Jamaican Church Creates Patois Gospel of Luke After Congregation Fail to Grasp King James Bible

Daily Mail (London), December 21, 2010

They say the Bible is best understood in a person’s mother tongue. But in the Caribbean they’ve had to put up with the stuffy English King James version for centuries.

Now, in a mark of its independent spirit, Jamaica has come up with a translation in patois–the island’s own unofficial language.

One of the first stories getting the Creole treatment is the traditional Christmas tale.

In the depiction of the Angel Gabriel’s visit to Mary, the New King James Bible’s version of Luke reads: ‘And having come in, the angel said to her, “Rejoice, highly favoured one, the Lord is with you; blessed are you among women”.’

In the patois version, it becomes: ‘Di ienjel go tu Mieri an se tu ar se, “Mieri, mi av nyuuz we a go mek yu wel api. Gad riili riili bles yu an im a waak wid yu aal di taim.”‘

Proponents of the Jamaica Bible Society patois version argue that since many islanders have difficulty understanding standard English, it is wrong to have the holy book in a ‘foreign’ tongue.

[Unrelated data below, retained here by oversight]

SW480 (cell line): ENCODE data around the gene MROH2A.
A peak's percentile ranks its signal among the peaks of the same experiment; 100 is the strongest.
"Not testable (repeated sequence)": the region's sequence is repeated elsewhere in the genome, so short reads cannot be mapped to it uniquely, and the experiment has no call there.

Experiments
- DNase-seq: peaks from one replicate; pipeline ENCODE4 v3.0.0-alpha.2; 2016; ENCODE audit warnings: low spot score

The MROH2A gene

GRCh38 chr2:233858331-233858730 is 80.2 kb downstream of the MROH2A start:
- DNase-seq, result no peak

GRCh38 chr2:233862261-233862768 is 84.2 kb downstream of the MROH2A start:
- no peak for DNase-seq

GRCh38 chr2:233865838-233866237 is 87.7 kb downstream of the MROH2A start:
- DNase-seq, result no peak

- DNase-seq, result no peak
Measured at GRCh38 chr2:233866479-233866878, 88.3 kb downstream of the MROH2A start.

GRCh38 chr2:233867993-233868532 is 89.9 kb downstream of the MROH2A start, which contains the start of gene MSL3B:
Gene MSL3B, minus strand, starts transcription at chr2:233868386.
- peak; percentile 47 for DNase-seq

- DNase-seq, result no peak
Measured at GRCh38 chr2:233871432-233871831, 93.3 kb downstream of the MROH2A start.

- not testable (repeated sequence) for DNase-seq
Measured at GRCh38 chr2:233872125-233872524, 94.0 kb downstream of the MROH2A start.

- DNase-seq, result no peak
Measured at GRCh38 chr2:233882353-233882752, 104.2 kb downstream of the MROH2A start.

‘Di ienjel go tu Mieri an se tu ar se, “Mieri, mi av nyuuz we a go mek yu wel api. Gad riili riili bles yu an im a waak wid yu aal di taim.”

Most of the words in Jamaican patois are English words filtered through a distinct phonetic system with fewer vowels and different consonant sounds.

Clergy on the island said the patois gospel had gone down a storm. Pastor Lloyd Millen said: ‘People feel liberated. They say they are able to visualize the Bible better.’

A patois translation of the entire New Testament is expected in August 2012, to coincide with the 50th anniversary of Jamaica’s independence.

‘The Scriptures have the greatest impact when you hear it in your mother tongue. So this translation to Creole is affirming the Jamaican speaker’s language, and it is very, very powerful,’ said the Rev. Courtney Stewart, general secretary of the Bible Society of the West Indies.

Last week, a local radio station broadcast the patois renditions of Luke every morning, and its Nativity story translation is popping up at Christmas parties.

Members of a church in Spanish Town, just west of Kingston, have even started to memorize it.

Nearly all Jamaicans, regardless of class, speak patois – a mixture of English and West African tongues spoken by slaves who were brought to this Caribbean island by European colonizers. It rarely exists in written form.

Some Anglophiles on the island call patois ‘lazy English’ and dismiss it as a vernacular.

On a page of the Jamaica Gleaner’s Web site, a critic named Jo Bent said, ‘Patois is not an official language, it has no dictionary, are we to further confuse our youths when most have not mastered English yet?’

The bible society has launched a public education campaign to win over skeptics in Jamaica.

‘Many people are skeptical about the bible translation work until they actually hear it. Then they cease being resistant,’ said Hubert Devonish, a linguistics professor at the University of the West Indies.

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